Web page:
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Chapter 8*: SANITARY INSPECTION AND MICROBIOLOGICAL WATER QUALITY - page 28 / 52

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or in tubes of diagnostic media. Mistakes and errors can be minimised by proper training and supervision of samplers and analysts in their duties. In addition, laboratory quality controls and the careful application of standard procedures for analysis are essential. Standard procedures should be written correctly and copies should always be available for reference in the laboratory.

The multiple tube method is very sensitive for the detection of a small number of indicator organisms, but the MPN is not a precise value. Confidence intervals, i.e. most probable range (MPR), are often published with the MPN and are meant to indicate the imprecision of the method (Tillett, 1995). However, it should be stated clearly that the range applies to the sample and not to the water source (PHLS, 1994).

For thermotolerant coliforms and faecal streptococci membrane filters with 20-60 typical colonies are recommended for counting, with the provision that filters with no more than 200 colonies of all types should be considered; if the counts of colonies on the membranes are all below the minimum recommended, they should be totalled (APHA/AWWA/WPCF, 1995). Counting colonies on all filters has been shown to improve precision (Gameson, 1983) and is the only method specified in other standard procedures (ISO, 1988, 1990b). The count, in cfu per 100 ml, becomes the sum of all colonies counted multiplied by 100 ml and divided by the total volume (in ml) of water filtered.

If confirmation tests have been applied to a number of typical and atypical colonies, the initial count should be adjusted by multiplying it by the percentage of verified colonies. This percentage will be calculated by dividing the number of verified colonies by the total number of colonies subject to verification and then by multiplying the result by 100 (PHLS, 1994; WHO/UNEP, 1994a; APHA/AWWA/WPCF, 1995). This procedure has a considerable effect in reducing the precision of the count, depending on the total number of presumptive colonies selected and the fraction confirming (PHLS, 1994). Nevertheless, all colonies should be selected if there are ten or fewer colonies on a membrane. New proposed ISO methods try to overcome the imprecision by proposing verification methods for all the colonies grown on the filter (Table 8.7).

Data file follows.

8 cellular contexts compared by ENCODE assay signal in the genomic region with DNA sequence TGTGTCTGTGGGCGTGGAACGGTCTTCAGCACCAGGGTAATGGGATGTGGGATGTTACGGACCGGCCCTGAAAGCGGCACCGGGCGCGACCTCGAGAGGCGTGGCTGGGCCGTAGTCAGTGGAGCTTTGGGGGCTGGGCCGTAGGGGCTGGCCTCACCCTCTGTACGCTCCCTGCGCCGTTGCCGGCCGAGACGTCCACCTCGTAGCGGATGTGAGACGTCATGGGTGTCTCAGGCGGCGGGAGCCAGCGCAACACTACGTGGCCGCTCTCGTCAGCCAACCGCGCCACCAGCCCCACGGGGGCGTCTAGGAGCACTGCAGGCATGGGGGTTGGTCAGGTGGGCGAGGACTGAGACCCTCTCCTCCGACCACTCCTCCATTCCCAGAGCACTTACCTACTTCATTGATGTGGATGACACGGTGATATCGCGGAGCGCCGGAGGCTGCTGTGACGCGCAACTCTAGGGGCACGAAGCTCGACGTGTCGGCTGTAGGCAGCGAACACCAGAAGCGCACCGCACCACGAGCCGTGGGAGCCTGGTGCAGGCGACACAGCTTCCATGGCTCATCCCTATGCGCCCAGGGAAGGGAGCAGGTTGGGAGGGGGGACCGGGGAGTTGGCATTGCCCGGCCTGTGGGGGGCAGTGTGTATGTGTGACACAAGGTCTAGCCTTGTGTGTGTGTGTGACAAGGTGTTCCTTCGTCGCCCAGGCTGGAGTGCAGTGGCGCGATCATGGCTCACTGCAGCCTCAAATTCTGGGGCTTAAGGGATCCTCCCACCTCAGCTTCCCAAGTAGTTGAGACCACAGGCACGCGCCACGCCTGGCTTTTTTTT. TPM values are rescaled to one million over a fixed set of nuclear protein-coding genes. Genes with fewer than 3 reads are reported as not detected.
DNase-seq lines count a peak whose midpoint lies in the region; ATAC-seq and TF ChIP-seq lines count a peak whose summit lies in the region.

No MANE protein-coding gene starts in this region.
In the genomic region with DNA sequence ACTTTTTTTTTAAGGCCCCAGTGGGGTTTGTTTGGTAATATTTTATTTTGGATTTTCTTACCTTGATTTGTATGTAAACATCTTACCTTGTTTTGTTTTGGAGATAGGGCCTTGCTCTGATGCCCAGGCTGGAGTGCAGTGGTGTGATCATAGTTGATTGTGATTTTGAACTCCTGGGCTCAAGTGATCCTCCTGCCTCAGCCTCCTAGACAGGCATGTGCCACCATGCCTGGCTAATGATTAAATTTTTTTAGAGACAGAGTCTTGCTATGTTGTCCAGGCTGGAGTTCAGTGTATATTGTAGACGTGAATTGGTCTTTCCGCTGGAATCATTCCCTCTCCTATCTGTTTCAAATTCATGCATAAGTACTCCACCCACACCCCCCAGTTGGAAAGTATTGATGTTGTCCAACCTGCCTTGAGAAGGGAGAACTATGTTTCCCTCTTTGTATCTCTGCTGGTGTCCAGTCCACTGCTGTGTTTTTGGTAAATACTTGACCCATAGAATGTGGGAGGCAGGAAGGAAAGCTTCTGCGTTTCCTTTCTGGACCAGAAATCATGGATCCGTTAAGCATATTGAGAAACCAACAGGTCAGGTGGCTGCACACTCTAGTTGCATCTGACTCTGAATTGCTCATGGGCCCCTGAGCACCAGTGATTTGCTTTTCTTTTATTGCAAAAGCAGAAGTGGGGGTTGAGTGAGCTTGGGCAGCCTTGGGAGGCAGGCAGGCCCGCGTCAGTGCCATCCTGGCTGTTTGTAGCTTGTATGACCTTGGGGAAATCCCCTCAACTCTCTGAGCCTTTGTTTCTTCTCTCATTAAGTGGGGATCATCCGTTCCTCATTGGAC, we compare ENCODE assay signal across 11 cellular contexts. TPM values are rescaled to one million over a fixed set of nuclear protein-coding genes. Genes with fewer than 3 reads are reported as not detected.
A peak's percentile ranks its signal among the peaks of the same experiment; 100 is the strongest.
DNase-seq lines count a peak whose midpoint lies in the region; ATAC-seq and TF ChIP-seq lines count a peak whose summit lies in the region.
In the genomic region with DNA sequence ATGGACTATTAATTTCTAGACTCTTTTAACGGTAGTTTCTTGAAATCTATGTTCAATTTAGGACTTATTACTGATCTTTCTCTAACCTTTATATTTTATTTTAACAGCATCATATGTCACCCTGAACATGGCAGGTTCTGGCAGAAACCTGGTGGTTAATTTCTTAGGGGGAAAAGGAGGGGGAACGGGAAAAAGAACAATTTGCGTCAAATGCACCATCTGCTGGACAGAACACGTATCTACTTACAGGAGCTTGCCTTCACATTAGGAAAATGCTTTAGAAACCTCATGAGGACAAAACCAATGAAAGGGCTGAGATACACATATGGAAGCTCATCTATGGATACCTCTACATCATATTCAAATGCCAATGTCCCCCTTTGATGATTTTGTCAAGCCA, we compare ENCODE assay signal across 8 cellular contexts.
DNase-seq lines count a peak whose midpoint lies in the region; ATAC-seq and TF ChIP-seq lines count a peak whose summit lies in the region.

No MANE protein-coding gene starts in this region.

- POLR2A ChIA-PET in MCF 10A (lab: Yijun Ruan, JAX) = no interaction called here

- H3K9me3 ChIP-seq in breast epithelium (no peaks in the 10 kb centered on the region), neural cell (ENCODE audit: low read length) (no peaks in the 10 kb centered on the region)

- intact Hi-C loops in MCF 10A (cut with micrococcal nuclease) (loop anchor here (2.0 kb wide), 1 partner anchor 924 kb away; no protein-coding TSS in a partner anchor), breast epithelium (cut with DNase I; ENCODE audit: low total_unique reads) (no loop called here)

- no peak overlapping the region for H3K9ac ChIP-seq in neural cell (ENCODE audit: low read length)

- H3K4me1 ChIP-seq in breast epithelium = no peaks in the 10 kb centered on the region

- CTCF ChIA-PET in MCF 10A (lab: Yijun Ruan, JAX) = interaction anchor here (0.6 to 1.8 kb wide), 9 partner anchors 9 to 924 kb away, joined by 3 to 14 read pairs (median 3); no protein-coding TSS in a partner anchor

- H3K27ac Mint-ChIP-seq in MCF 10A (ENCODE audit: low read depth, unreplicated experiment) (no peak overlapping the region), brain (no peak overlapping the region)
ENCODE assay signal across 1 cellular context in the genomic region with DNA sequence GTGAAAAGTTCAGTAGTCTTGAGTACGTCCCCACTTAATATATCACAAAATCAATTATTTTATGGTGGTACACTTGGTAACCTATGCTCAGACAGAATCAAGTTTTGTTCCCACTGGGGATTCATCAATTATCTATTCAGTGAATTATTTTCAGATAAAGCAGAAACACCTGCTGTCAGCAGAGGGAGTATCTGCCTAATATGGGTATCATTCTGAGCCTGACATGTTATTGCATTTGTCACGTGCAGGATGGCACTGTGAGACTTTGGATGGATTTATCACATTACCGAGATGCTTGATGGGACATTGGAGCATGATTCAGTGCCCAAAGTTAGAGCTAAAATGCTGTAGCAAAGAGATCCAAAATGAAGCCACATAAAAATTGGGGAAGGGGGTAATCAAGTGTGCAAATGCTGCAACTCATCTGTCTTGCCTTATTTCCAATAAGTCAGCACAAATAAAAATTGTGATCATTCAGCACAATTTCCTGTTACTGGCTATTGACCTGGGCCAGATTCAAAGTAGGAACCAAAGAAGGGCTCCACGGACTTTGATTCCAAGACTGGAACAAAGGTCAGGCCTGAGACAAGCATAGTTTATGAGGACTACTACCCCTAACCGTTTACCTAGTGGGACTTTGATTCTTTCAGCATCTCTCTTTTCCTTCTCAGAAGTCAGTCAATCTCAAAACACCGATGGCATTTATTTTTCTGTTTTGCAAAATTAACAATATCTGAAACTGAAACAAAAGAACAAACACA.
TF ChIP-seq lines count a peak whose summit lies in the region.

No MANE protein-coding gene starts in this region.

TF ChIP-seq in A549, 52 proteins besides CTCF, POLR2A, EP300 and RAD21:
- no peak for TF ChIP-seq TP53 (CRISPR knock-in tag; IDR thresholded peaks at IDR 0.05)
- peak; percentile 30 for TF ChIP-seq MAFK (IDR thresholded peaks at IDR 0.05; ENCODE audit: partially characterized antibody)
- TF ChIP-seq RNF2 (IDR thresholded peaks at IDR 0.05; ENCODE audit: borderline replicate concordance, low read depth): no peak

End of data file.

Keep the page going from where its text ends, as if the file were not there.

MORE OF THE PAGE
If the total number of bacteria colonies, including the specific target colonies, exceed 200 per membrane or are not distinctive enough to enable counting, results should be reported as “too numerous to count” (APHA/AWWA/WPCF, 1995) or “count too high to be estimated at the dilution employed” (PHLS, 1994). A new sample should be requested immediately if possible and more appropriate volumes should be selected for filtration (Table 8.2). The resultant data however, represent the results from a different sample; nevertheless the data may help to investigate the event. If this approach is not possible, it is preferable to try to count a sector of the original filter, before the information is lost thereby estimating the total number of colonies (even though these counts may lack precision). This technique is facilitated by the grid printed on the membranes. The details of the estimate should be recorded, for example “Count in n squares = x; diameter of filtration circle = d squares; estimated count = πd2x/4n colonies”. If 135 colonies were counted in 10 squares and the diameter of the filtration area was 11.5 squares, the count would be estimated to two significant figures as 3.142 × 11.52 × 135/40 = 1,400 colonies.

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